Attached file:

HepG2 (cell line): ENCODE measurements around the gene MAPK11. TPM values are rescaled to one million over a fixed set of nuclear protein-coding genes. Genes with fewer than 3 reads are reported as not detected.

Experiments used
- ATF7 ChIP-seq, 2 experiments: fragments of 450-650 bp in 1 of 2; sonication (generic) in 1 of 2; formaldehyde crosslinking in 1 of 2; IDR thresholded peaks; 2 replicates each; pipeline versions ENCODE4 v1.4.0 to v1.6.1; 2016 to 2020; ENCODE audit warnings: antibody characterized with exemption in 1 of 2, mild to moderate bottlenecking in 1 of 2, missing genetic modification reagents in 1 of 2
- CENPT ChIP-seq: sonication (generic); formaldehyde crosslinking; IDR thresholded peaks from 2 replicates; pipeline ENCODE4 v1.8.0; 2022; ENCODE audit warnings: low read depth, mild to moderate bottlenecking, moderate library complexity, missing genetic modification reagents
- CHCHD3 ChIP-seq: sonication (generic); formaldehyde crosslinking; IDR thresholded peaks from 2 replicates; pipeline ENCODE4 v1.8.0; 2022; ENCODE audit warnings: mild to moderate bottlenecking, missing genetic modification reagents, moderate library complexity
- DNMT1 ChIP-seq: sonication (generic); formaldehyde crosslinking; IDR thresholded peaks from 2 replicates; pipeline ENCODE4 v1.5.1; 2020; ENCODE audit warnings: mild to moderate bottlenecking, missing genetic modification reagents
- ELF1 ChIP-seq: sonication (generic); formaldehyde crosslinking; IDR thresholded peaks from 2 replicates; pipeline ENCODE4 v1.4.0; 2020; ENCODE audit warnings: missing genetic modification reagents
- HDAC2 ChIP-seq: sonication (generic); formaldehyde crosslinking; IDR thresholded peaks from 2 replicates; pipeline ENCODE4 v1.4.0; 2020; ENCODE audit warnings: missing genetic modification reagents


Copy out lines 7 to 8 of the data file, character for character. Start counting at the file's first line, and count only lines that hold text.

- ELF1 ChIP-seq: sonication (generic); formaldehyde crosslinking; IDR thresholded peaks from 2 replicates; pipeline ENCODE4 v1.4.0; 2020; ENCODE audit warnings: missing genetic modification reagents
- HDAC2 ChIP-seq: sonication (generic); formaldehyde crosslinking; IDR thresholded peaks from 2 replicates; pipeline ENCODE4 v1.4.0; 2020; ENCODE audit warnings: missing genetic modification reagents